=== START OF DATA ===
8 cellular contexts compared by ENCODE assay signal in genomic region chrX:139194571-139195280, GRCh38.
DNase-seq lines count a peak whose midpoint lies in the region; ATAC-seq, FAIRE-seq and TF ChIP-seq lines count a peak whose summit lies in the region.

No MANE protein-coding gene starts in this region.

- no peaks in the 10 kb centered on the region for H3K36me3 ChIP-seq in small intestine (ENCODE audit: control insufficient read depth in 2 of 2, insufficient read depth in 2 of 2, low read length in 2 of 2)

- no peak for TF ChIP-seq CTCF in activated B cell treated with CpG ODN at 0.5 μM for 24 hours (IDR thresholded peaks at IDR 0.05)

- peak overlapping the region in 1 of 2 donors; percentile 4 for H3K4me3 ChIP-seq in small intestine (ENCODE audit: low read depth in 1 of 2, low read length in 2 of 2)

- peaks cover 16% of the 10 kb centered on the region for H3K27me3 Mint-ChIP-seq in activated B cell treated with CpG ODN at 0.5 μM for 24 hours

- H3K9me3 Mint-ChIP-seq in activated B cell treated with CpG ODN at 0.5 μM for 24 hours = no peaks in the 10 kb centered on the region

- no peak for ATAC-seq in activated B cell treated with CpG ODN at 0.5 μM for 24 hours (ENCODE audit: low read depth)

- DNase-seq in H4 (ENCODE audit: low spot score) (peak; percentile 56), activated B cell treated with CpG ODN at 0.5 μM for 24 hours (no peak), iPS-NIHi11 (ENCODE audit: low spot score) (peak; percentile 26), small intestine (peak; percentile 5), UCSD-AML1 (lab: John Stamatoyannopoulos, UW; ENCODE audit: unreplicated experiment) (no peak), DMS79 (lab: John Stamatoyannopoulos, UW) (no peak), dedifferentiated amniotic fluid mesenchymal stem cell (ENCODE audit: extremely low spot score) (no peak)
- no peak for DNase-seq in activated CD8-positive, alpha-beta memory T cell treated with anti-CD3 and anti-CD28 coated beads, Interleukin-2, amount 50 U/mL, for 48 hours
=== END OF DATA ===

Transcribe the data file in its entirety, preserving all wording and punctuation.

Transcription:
8 cellular contexts compared by ENCODE assay signal in genomic region chrX:139194571-139195280, GRCh38.
DNase-seq lines count a peak whose midpoint lies in the region; ATAC-seq, FAIRE-seq and TF ChIP-seq lines count a peak whose summit lies in the region.

No MANE protein-coding gene starts in this region.

- no peaks in the 10 kb centered on the region for H3K36me3 ChIP-seq in small intestine (ENCODE audit: control insufficient read depth in 2 of 2, insufficient read depth in 2 of 2, low read length in 2 of 2)

- no peak for TF ChIP-seq CTCF in activated B cell treated with CpG ODN at 0.5 μM for 24 hours (IDR thresholded peaks at IDR 0.05)

- peak overlapping the region in 1 of 2 donors; percentile 4 for H3K4me3 ChIP-seq in small intestine (ENCODE audit: low read depth in 1 of 2, low read length in 2 of 2)

- peaks cover 16% of the 10 kb centered on the region for H3K27me3 Mint-ChIP-seq in activated B cell treated with CpG ODN at 0.5 μM for 24 hours

- H3K9me3 Mint-ChIP-seq in activated B cell treated with CpG ODN at 0.5 μM for 24 hours = no peaks in the 10 kb centered on the region

- no peak for ATAC-seq in activated B cell treated with CpG ODN at 0.5 μM for 24 hours (ENCODE audit: low read depth)

- DNase-seq in H4 (ENCODE audit: low spot score) (peak; percentile 56), activated B cell treated with CpG ODN at 0.5 μM for 24 hours (no peak), iPS-NIHi11 (ENCODE audit: low spot score) (peak; percentile 26), small intestine (peak; percentile 5), UCSD-AML1 (lab: John Stamatoyannopoulos, UW; ENCODE audit: unreplicated experiment) (no peak), DMS79 (lab: John Stamatoyannopoulos, UW) (no peak), dedifferentiated amniotic fluid mesenchymal stem cell (ENCODE audit: extremely low spot score) (no peak)
- no peak for DNase-seq in activated CD8-positive, alpha-beta memory T cell treated with anti-CD3 and anti-CD28 coated beads, Interleukin-2, amount 50 U/mL, for 48 hours